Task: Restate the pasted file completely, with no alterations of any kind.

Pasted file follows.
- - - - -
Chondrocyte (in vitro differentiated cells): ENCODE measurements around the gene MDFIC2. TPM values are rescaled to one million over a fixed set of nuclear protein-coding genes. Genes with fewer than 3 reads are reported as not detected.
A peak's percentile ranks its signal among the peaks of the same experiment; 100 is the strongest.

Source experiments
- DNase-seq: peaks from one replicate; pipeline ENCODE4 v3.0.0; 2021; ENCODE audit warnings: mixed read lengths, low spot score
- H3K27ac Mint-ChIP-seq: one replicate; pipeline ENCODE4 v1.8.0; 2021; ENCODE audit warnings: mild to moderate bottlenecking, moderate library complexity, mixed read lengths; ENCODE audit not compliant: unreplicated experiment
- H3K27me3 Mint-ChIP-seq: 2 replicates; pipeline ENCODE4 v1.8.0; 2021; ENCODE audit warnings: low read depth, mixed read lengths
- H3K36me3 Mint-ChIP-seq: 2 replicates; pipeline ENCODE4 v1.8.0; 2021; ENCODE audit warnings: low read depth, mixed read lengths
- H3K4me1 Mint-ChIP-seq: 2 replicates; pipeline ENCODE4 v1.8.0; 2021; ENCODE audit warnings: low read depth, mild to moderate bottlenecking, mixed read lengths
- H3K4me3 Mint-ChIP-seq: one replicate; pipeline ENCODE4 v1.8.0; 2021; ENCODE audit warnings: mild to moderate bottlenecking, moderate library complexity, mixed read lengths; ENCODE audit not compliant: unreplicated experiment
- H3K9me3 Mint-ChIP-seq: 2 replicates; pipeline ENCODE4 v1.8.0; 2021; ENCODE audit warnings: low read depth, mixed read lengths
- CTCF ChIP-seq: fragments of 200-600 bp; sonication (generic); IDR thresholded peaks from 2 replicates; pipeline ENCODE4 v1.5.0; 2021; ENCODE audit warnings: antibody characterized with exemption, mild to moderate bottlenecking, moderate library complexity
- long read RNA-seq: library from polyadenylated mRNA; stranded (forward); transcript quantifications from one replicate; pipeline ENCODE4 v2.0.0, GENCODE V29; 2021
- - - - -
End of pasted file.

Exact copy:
Chondrocyte (in vitro differentiated cells): ENCODE measurements around the gene MDFIC2. TPM values are rescaled to one million over a fixed set of nuclear protein-coding genes. Genes with fewer than 3 reads are reported as not detected.
A peak's percentile ranks its signal among the peaks of the same experiment; 100 is the strongest.

Source experiments
- DNase-seq: peaks from one replicate; pipeline ENCODE4 v3.0.0; 2021; ENCODE audit warnings: mixed read lengths, low spot score
- H3K27ac Mint-ChIP-seq: one replicate; pipeline ENCODE4 v1.8.0; 2021; ENCODE audit warnings: mild to moderate bottlenecking, moderate library complexity, mixed read lengths; ENCODE audit not compliant: unreplicated experiment
- H3K27me3 Mint-ChIP-seq: 2 replicates; pipeline ENCODE4 v1.8.0; 2021; ENCODE audit warnings: low read depth, mixed read lengths
- H3K36me3 Mint-ChIP-seq: 2 replicates; pipeline ENCODE4 v1.8.0; 2021; ENCODE audit warnings: low read depth, mixed read lengths
- H3K4me1 Mint-ChIP-seq: 2 replicates; pipeline ENCODE4 v1.8.0; 2021; ENCODE audit warnings: low read depth, mild to moderate bottlenecking, mixed read lengths
- H3K4me3 Mint-ChIP-seq: one replicate; pipeline ENCODE4 v1.8.0; 2021; ENCODE audit warnings: mild to moderate bottlenecking, moderate library complexity, mixed read lengths; ENCODE audit not compliant: unreplicated experiment
- H3K9me3 Mint-ChIP-seq: 2 replicates; pipeline ENCODE4 v1.8.0; 2021; ENCODE audit warnings: low read depth, mixed read lengths
- CTCF ChIP-seq: fragments of 200-600 bp; sonication (generic); IDR thresholded peaks from 2 replicates; pipeline ENCODE4 v1.5.0; 2021; ENCODE audit warnings: antibody characterized with exemption, mild to moderate bottlenecking, moderate library complexity
- long read RNA-seq: library from polyadenylated mRNA; stranded (forward); transcript quantifications from one replicate; pipeline ENCODE4 v2.0.0, GENCODE V29; 2021